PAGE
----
[F]failure to meet campaign goals or to generate interest results in a public failure. Reaching financial goals and successfully gathering substantial public support but being unable to deliver on a project for some reason can severely negatively impact one's reputation.
Clearly, some of the appeals and proposals we've seen in Scranton have potentially had this effect. Also,
  • Donor exhaustion – there is a risk that if the same network of supporters is reached out to multiple times, that network will eventually cease to supply necessary support.
  • Public fear of abuse – concern among supporters that without a regulatory framework, the likelihood of a scam or an abuse of funds is high. The concern may become a barrier to public engagement.
. . . . By using crowdfunding, creators also forgo potential support and value that a single angel investor or venture capitalist might offer.
One question I have is why there sems to be no support from a prominent Orange County donor to Catholic projects, Tim Busch. BJHN cannot have escaped Busch's notice, since the group meets in the chapel at his offices and has even used his wine cellar. But apparently for fundraising, BJHN is on its own. Is there some reason why Mr Busch is less hospitable to proposals from BJHN?

I think Houston needs to take a much closer look at fundraising practices in Scranton and Irvine.

Monday, August 22, 2016

More Thoughts On The Interests Of The Parties

I'm a little puzzled that the ACA continues to be a party to the legal actions regarding the St Mary's parish. In November 2012, looking at what the ACA may have wanted in this whole matter, I counted 68 parishes and missions in the four US dioceses. As of this morning, I went back and counted 26 in the DONE, 8 in DEUS, 8 in DOW, and 12 in DMV for a total of 54.

In both 2012 and today, I gave the ACA the benefit of the doubt and counted everything each diocese listed on its website. This means that some number of the 68 in 2012 were inactive or paper parishes; it looks like there are similar questions about the current 54. For instance, although the Diocese of the West currently lists eight, three of these (the one in Montana and one each in Arizona and California) are probably inactive. In fact, two of the other California parishes are moribund without rectors.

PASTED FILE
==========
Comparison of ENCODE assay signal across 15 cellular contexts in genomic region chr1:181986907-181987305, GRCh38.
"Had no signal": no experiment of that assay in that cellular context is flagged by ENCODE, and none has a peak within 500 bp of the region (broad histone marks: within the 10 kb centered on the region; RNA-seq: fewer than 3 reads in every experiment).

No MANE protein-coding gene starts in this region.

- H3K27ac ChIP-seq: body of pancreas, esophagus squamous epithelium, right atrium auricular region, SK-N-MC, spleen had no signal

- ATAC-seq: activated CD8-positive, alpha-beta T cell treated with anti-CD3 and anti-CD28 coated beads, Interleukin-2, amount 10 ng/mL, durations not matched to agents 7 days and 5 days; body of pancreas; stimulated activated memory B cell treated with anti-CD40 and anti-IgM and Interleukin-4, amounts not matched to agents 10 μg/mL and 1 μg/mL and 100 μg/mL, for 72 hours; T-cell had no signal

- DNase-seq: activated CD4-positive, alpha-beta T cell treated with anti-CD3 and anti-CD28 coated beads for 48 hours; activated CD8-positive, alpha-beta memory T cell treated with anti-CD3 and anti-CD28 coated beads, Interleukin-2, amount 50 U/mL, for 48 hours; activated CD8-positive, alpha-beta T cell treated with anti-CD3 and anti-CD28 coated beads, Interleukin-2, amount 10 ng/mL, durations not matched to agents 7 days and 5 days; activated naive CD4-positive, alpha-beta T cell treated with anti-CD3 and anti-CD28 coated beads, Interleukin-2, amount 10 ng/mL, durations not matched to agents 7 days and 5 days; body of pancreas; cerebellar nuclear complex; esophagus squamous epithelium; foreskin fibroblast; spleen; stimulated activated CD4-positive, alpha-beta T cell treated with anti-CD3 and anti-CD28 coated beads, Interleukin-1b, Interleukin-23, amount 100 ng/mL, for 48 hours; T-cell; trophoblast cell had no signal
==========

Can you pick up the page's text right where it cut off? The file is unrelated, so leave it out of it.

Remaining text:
My speculation in the November 2012 post was that in undertaking the May 2012 cruise to the Greek islands with Bp Grundorf to negotiate merger with the APA, Brian Marsh anticipated a multimillion-dollar infusion to the ACA from the recently seized St Mary's property. Since then, the ACA's prospects in this attempt have receded at best to stalemate. Prospects for merger with the APA have faded apace, and I don't believe this is a coincidence.

One thing that's stuck with me was Mr Lancaster's cringe in the courtroom Friday when Judge Murphy mentioned the word "receiver". The implications of the St Mary's vestry declaring bankruptcy are complex -- or indeed, a mortgage holder forcing appointment of a receiver -- and I'm nowhere near understanding them at this point. However, I think the bottom line for Mrs Bush and the ACA would be even more loss of control and less ability to delay proceedings.

A bankruptcy trustee would presumably have greater power to pursue the assets Mrs Bush removed from the parish bank accounts early this year. This would be a big problem for her. A good question would also be whether the money went from the non-profit parish accounts to accounts belonging to an organization that may not have formally been a non-profit. This could interest the IRS, and any irregularities could potentially threaten the ACA's tax exempt status.

Another issue could involve a receiver appointed to deal with any foreclosure action connected with the apparently fraudulent mortgage Mrs Bush took out on the property in 2014. A close look at this matter from an independent third party could cause other problems for Mrs Bush and the ACA.

In either case, this would probably allow a trustee or receiver to rent the commercial property. It would probably allow the Kelleys to continue to live on the property, and it would probably allow the vestry to continue to hold services. The rental income would be collected for the benefit of the creditors, and this would probably result in loss of effective ability by Bush and the ACA to delay proceedings via litigation.